Let no one introduce into a holy Temple any beast whatsoever, unless it happens that when someone is journeying, and being under the greatest necessity and without a habitation or resort of any kind, he puts up in such a Temple. For if he does not let his beast stay inside it will perish. But with the loss of his beast of burden and as a result of his being thus left without any means of carriage he will expose himself to the danger of death. For we are taught that “the Sabbath was made for man” (Mark 2:27), so that through all it is preferable to consider the salvation and safety of the man. But if anyone should be caught introducing a beast into the Temple without there being any real necessity, as has been said, if he be a Cleric, let him be deposed; but if he is a layman, let him be excommunicated.
      The present Canon prohibits anyone from introducing into any holy temple any kind of animal. For holy things deserve honor and respectful reverence, except only if anyone be engaged in a long journey, and there arise a great need due to wintry weather and a heavy rain, and he has no place to take refuge, he takes his beast into the temple in order to avoid leaving it outside to perish and himself exposed to the danger of death, as not being able to make the journey from here on with his own feet alone, or as being grieved because he has no money wherewith to buy another. The Canon adduces testimony from Scripture, which says that the Sabbath was made for man. This can be taken in two different senses: either that just as the Sabbath was declared a holiday by the law in order to allow the slave a day of rest, and likewise the beast of burden in the service of man, so that it might as a result of such rest be able to serve its master the better, so and in virtually the same way it maybe said that the animal is allowed to rest in the Temple on such an occasion not for the sake of the animal itself, but for the sake of the man who owns the animal. Or that just as the holiday of the Sabbath used to be interrupted in order to enable men to water their animals (Luke Chapter 13), or to get them out of a pit if they happened to fall into one on a Sabbath, in order that as a result of all such exceptions man might be served. Thus too is the honor of the Temple temporarily shelved in order to provide for the salvation of the man owning the beast. But if anyone should take any animal into a temple without any such necessity, in case he be a clergyman, let him be deposed; but if he be a layman, let him be excommunicated. Read also Canon LXXIV of this same 6th Ecumenical Synod.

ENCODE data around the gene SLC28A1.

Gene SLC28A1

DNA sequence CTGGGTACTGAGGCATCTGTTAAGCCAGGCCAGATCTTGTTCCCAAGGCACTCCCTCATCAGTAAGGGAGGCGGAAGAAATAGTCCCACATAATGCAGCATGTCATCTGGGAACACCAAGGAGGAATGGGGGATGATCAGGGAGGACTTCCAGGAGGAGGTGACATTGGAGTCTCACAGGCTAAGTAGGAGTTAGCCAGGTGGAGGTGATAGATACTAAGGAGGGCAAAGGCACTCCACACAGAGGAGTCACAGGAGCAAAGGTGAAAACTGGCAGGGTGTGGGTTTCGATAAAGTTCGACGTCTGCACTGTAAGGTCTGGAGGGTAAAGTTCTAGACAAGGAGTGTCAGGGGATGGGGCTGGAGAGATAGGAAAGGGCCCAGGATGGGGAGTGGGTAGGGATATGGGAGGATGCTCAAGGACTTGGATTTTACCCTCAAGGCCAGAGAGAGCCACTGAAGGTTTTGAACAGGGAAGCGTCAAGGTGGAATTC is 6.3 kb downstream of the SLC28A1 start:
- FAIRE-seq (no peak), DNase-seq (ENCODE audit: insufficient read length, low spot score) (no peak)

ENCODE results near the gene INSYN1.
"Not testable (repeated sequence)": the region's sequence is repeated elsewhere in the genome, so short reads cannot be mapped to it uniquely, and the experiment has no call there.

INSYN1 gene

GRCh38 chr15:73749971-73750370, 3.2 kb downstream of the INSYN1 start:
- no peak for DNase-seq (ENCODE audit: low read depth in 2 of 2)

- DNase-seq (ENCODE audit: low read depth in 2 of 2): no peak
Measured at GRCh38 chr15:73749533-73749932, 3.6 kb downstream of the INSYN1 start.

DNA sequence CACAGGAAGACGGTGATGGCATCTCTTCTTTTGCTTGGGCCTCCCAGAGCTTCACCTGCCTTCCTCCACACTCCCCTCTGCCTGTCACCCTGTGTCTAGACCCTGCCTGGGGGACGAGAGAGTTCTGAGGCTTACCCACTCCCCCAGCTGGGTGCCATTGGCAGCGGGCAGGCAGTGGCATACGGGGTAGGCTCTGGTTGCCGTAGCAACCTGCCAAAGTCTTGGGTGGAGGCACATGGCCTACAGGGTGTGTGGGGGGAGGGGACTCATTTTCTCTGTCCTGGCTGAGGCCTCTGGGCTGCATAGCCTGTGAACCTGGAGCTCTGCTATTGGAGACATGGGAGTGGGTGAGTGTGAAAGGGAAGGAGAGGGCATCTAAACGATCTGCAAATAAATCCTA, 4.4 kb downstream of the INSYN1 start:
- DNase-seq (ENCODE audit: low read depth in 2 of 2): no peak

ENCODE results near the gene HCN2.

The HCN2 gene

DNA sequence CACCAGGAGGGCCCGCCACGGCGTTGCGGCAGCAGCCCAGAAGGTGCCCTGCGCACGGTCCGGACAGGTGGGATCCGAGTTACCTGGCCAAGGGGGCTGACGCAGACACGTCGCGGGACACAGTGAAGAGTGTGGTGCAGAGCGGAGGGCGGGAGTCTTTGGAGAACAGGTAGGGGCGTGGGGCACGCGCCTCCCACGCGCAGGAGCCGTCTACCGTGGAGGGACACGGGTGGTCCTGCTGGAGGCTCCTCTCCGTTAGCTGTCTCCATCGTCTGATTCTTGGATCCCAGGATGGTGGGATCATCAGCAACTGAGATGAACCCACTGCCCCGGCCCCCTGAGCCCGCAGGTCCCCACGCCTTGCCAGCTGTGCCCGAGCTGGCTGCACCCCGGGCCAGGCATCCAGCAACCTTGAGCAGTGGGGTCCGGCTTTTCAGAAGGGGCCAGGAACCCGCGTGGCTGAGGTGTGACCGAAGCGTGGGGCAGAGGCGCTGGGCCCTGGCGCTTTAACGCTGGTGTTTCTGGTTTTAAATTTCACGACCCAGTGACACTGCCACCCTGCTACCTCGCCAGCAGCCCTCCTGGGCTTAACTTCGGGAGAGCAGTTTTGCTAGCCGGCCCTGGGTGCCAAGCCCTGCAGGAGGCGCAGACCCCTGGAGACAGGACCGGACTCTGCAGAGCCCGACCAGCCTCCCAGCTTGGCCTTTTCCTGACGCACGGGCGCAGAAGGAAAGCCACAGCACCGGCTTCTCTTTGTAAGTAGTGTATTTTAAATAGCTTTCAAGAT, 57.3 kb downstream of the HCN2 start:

And also...

      If any Bishop or Priest, contrary to the Lord’s ordinance relating to
      sacrifice, offers anything else at the sacrificial altar, whether it be honey, or milk, or artificial liquor instead of wine, chickens, or any kind of animal, or vegetables, contrary to the ordinance, let him be deposed: except ears of new wheat or bunches of grapes, in due season. Let it not be permissible to bring anything else to the sacrificial altar but oil for the lamp, and incense at the time of the holy oblation.

      On the second, there wasn't an Orthodox service. There were prayers and kind words and speeches and lots of dogs in the pews.

    2. Thanks for your response Josephus. I would note that the cannon referred does not seem to address the tradition of a dog's accidental presence in the altar being a "defilement" which requires a response of "cleansing" (unless I am missing the obvious).

      I found a video here:

      In the current theological/cultural/religious context of North America, this certainly qualifies as a "service", and even though it was not a formal "Orthodox" service, given the context in the Church and with hierarchical approval, it is certainly a "service" in a realist/symbolic sense. In other words it WAS a service in every important way.

      It is just like Florovsky/Schmemann/Fr. Matthew Baker (all of blessed memory) tried to tell us, Orthodoxy simply is not prepared (not even a little bit) to even understand, let alone confront successfully the secular/cultural context of its life in these western lands and this secular age...